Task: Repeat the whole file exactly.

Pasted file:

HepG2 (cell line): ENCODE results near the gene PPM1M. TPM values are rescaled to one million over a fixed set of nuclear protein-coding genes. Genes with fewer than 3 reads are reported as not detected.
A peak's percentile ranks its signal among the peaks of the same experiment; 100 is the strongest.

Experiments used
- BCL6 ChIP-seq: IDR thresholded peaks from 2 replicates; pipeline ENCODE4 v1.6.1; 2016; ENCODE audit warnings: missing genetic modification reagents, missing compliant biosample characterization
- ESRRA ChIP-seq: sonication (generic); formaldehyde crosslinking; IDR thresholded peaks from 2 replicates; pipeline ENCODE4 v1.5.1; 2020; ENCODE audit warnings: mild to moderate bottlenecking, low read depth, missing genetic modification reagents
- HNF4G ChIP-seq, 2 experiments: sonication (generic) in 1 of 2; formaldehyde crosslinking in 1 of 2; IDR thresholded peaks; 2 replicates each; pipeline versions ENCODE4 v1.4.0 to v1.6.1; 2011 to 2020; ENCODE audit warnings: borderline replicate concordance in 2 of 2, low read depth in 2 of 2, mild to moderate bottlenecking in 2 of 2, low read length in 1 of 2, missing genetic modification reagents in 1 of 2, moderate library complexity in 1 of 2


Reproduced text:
HepG2 (cell line): ENCODE results near the gene PPM1M. TPM values are rescaled to one million over a fixed set of nuclear protein-coding genes. Genes with fewer than 3 reads are reported as not detected.
A peak's percentile ranks its signal among the peaks of the same experiment; 100 is the strongest.

Experiments used
- BCL6 ChIP-seq: IDR thresholded peaks from 2 replicates; pipeline ENCODE4 v1.6.1; 2016; ENCODE audit warnings: missing genetic modification reagents, missing compliant biosample characterization
- ESRRA ChIP-seq: sonication (generic); formaldehyde crosslinking; IDR thresholded peaks from 2 replicates; pipeline ENCODE4 v1.5.1; 2020; ENCODE audit warnings: mild to moderate bottlenecking, low read depth, missing genetic modification reagents
- HNF4G ChIP-seq, 2 experiments: sonication (generic) in 1 of 2; formaldehyde crosslinking in 1 of 2; IDR thresholded peaks; 2 replicates each; pipeline versions ENCODE4 v1.4.0 to v1.6.1; 2011 to 2020; ENCODE audit warnings: borderline replicate concordance in 2 of 2, low read depth in 2 of 2, mild to moderate bottlenecking in 2 of 2, low read length in 1 of 2, missing genetic modification reagents in 1 of 2, moderate library complexity in 1 of 2